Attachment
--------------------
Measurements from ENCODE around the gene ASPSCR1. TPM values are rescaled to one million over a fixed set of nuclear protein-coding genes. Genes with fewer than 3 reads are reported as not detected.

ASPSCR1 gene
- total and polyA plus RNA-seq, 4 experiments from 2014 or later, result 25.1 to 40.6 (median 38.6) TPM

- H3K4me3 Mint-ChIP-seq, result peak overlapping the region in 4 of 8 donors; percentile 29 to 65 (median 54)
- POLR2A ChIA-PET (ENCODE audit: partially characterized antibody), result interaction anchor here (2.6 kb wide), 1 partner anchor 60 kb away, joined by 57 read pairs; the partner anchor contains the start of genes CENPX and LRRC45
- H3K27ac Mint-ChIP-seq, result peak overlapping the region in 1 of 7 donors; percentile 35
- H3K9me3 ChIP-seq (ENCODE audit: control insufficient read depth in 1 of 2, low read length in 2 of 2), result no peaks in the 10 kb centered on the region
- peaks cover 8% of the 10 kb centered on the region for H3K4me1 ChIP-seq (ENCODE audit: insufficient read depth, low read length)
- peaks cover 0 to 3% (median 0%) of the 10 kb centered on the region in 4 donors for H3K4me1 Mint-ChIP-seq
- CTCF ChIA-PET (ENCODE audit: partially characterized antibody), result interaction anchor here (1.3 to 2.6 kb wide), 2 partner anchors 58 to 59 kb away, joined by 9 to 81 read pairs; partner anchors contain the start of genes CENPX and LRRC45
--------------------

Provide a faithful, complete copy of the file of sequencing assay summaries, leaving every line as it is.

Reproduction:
Measurements from ENCODE around the gene ASPSCR1. TPM values are rescaled to one million over a fixed set of nuclear protein-coding genes. Genes with fewer than 3 reads are reported as not detected.

ASPSCR1 gene
- total and polyA plus RNA-seq, 4 experiments from 2014 or later, result 25.1 to 40.6 (median 38.6) TPM

- H3K4me3 Mint-ChIP-seq, result peak overlapping the region in 4 of 8 donors; percentile 29 to 65 (median 54)
- POLR2A ChIA-PET (ENCODE audit: partially characterized antibody), result interaction anchor here (2.6 kb wide), 1 partner anchor 60 kb away, joined by 57 read pairs; the partner anchor contains the start of genes CENPX and LRRC45
- H3K27ac Mint-ChIP-seq, result peak overlapping the region in 1 of 7 donors; percentile 35
- H3K9me3 ChIP-seq (ENCODE audit: control insufficient read depth in 1 of 2, low read length in 2 of 2), result no peaks in the 10 kb centered on the region
- peaks cover 8% of the 10 kb centered on the region for H3K4me1 ChIP-seq (ENCODE audit: insufficient read depth, low read length)
- peaks cover 0 to 3% (median 0%) of the 10 kb centered on the region in 4 donors for H3K4me1 Mint-ChIP-seq
- CTCF ChIA-PET (ENCODE audit: partially characterized antibody), result interaction anchor here (1.3 to 2.6 kb wide), 2 partner anchors 58 to 59 kb away, joined by 9 to 81 read pairs; partner anchors contain the start of genes CENPX and LRRC45